Custom Search

Saturday, April 19, 2008

Was Obama Treated Unfairly At The Democratic Debate?

Many complaints were leveled at Charlie Gibson and George Stephanopoulos, mostly from Barack Obama supporters, about the questions that were asked of Obama in that debate (transcript here) but after going through it, The Politico points out that "the balance of political questions (15) to policy questions (13) was more substantive than other debates this year that prompted no deluge of protests."

In fact, this was the first Democratic debate after the controversial words from Obama's pastor of almost 20 years, Jeremiah Wright, became public. The first debate since Obama's "middle America" comments about small town people clinging to their guns and religion because they were "bitter", and Gibson and Stephanopoulos, would have been abdicating their responsibilities if they did not ask about those issues.

The problem of balance comes into the equation because Hillary Clinton has been a huge figure in American politics for so long that the spotlight has generally been on her while Obama made awesome speeches and was generally seen as the media darling.

The reason for that is simple.

Obama was largely unknown. There wasn't years of information built up surrounding him to draw from.

Now that Barack Obama is in the spotlight, people are finally getting a glimpse into the "man" not the aura surrounding him and the media has finally found information to balance out the equation.

The more that is learned, the more he will rightly be questioned and in the latest Democratic debate, he clearly showed he wasn't ready for this change.

Moreover, those questions about Jeremiah Wright, about Obama’s association with 1960s radical William Ayers, about apparent contradictions between his past and present views on proven wedge issues like gun control, were entirely in-bounds. If anything, they were overdue for a front-runner and likely nominee.

If Obama was covered like Clinton is, one feels certain the media focus would not have been on the questions, but on a candidate performance that at times seemed tinny, impatient and uncertain.

Asking a presidential candidate questions about his associations and relationships, about his views on topics that have been highly publicized and controversial, should be the standard and not the exception and yet Obama and his supporters seems to want sympathy (and donations) because he was finally asked some pertinent, relevant, questions.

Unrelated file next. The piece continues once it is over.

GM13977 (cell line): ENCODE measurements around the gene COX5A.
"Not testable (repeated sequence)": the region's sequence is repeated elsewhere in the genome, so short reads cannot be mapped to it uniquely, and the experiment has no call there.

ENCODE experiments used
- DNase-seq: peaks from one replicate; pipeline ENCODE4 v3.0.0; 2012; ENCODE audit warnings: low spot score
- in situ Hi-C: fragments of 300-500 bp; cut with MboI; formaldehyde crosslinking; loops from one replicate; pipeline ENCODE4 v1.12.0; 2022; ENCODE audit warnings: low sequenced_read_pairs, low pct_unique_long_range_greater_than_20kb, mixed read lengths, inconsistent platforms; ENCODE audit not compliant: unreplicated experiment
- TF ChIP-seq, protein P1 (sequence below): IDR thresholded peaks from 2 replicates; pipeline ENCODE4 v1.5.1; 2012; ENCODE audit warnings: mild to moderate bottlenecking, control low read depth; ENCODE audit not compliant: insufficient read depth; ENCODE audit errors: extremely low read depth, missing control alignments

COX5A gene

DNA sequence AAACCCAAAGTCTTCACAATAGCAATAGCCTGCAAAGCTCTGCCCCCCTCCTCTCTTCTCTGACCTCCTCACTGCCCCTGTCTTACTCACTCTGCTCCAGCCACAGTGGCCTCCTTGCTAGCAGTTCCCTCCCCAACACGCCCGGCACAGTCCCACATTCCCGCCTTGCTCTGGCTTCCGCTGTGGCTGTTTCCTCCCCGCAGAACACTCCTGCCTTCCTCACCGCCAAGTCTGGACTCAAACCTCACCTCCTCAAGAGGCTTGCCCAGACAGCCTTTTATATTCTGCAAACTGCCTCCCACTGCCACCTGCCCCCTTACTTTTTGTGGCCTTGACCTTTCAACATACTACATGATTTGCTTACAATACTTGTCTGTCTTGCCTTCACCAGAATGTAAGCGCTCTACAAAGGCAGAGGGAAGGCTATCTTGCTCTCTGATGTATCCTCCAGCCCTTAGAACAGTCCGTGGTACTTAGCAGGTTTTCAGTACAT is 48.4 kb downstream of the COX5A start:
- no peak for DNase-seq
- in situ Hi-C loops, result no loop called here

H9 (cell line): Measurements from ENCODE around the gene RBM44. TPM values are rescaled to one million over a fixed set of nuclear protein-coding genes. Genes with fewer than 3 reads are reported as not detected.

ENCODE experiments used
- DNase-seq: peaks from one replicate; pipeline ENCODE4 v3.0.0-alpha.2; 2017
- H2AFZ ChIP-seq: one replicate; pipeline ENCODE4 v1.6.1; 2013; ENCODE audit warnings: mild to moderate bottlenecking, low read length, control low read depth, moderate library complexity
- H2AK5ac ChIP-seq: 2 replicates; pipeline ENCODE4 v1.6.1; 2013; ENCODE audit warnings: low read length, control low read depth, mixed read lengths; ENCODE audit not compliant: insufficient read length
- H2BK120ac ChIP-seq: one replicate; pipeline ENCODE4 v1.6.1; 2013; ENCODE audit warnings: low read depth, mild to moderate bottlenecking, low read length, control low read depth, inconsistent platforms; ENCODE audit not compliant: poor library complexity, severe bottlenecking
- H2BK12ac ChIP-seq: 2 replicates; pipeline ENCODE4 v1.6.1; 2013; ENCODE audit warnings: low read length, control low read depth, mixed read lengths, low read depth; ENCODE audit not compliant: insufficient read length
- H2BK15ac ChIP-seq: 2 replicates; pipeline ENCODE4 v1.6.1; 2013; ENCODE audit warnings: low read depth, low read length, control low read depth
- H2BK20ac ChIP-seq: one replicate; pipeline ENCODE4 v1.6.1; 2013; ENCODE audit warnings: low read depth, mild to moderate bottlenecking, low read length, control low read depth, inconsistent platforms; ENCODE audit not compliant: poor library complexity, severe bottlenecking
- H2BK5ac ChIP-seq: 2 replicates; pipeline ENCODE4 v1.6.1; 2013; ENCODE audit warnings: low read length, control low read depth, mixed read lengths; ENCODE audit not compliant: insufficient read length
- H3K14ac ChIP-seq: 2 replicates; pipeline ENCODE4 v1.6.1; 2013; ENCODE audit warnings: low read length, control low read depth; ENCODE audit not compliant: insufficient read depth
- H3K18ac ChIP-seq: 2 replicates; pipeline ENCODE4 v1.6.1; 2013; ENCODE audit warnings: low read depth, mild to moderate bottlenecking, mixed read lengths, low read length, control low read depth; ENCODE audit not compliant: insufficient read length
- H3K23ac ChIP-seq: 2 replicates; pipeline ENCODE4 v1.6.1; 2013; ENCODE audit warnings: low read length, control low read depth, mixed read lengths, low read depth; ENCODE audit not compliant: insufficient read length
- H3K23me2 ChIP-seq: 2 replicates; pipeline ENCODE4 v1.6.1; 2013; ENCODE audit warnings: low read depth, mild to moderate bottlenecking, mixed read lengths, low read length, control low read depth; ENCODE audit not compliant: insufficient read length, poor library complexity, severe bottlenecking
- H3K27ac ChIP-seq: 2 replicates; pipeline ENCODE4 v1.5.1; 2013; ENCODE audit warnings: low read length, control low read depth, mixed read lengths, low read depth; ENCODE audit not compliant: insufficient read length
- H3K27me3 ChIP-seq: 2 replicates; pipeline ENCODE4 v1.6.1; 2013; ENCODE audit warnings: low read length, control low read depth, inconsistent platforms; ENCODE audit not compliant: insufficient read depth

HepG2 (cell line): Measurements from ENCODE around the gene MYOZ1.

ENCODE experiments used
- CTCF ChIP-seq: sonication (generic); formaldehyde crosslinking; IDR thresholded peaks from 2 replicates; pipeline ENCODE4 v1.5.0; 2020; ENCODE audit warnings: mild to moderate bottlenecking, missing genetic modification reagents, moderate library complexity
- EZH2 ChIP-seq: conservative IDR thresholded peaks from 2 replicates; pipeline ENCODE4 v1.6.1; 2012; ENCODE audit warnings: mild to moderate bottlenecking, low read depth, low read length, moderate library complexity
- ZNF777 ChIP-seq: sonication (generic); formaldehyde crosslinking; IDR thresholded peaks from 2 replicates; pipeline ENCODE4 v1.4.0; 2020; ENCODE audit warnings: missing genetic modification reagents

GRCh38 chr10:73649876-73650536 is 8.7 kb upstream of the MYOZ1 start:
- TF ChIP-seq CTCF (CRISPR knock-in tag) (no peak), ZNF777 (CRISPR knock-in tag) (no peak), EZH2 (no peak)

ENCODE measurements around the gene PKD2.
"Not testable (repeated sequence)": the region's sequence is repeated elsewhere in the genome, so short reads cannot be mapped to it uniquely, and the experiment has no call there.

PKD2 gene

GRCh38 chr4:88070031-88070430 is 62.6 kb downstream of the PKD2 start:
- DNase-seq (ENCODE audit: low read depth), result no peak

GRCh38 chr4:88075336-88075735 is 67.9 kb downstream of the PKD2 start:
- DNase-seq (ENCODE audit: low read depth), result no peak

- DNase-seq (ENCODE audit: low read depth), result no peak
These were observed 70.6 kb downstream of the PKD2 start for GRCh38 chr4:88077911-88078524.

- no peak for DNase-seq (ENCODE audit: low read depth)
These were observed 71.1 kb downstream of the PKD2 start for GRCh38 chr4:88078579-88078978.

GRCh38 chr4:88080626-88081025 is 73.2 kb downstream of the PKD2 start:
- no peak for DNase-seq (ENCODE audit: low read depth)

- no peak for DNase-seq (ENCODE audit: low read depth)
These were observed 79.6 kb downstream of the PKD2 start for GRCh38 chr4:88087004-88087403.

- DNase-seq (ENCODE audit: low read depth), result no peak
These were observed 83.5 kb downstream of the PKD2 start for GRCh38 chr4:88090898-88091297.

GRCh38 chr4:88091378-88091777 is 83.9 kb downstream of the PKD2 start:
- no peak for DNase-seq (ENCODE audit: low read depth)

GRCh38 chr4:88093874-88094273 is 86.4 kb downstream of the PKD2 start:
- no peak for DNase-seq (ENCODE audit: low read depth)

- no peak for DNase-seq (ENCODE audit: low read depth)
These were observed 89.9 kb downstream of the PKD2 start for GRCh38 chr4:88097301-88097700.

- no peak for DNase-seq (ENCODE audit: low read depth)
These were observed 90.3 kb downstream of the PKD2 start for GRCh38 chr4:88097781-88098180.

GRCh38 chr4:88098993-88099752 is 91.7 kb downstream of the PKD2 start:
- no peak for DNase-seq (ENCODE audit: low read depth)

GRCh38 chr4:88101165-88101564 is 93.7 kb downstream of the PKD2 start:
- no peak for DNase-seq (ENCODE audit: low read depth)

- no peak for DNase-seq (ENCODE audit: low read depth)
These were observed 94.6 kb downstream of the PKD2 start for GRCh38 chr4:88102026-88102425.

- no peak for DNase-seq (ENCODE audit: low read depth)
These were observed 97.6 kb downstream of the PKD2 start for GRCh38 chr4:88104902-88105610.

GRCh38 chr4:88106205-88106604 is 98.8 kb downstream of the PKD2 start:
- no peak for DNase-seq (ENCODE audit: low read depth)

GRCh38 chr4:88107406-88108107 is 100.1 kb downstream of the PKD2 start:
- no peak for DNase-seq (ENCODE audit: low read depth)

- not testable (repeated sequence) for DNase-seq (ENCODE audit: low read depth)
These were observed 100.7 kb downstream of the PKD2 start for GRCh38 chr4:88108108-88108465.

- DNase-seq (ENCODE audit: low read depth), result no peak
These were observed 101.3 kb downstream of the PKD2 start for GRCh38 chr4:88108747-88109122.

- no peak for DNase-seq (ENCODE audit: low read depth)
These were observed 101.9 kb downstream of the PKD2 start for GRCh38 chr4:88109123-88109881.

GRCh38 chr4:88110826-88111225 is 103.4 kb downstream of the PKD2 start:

Here is a portion of the email the Obama campaign sent out after the debate, the email was cleverly titled in the subject line as "Gotcha".

Susan --

Did you see the debate last night?

If you did, you saw more gotcha politics and distractions than questions about the pressing issues affecting our country.

In fact, it took more than 45 minutes before Barack was asked about the economy, health care, or foreign policy.

Regrettably, Senator Clinton seemed all too comfortable with that type of debate. She's running a 100% negative campaign in Pennsylvania, taking every opportunity to make personal and discredited attacks against Senator Obama.

You can send a message that politics doesn't have to be played this way.

Make your first donation today, and someone who's already given will match whatever amount you decide to give. You can double your impact, and you'll even get to see the name and town of the fellow supporter matching your first online gift.

Will you make a $25 donation now?

Of course it goes on to explain why i should donate to his campaign and how he wanted a change in this type of politics.

What exactly does he want changed?

Does he want to go back to no one knowing more about him? Is he so scared of what people might learn now that the focus is on him, that he would rather not be asked legitimate questions and where he will whine when he is asked those questions?

Do we, the people that vote, not have the right to know every single thing we can about a candidate that wants to become president? Not only about policy stands, but about who the person is? What they think? What their beliefs are?

As the New York Times' 'The Caucus' points out, liberal bloggers, again mostly Obama supporters within the liberal blogosphere, all went into a complete frenzy telling their readers to complain to ABC, swamping ABC with emails whining about how unfair it was to ask Obama these types of questions.

And one’s got to wonder how much of the outrage stems from a true disappointment in the moderators’ focus on gaffes — oh, woe is journalism! — and how much comes from frustration that Mr. Obama was the candidate to have more explaining to do.

They also point out that Hillary Clinton has received scrutiny for 16 years and now that some of the scrutiny is being focused on Obama, it seems the rules have changed and Obama supporters, instead of being happy that people can finally have a chance to know their candidate are complaining because the information that is being asked about isn't exactly favorable to Obama.

So, back to the title question, "was Obama treated unfairly"? Or is the question that should be asked, "Is Obama finally being treated fairly"?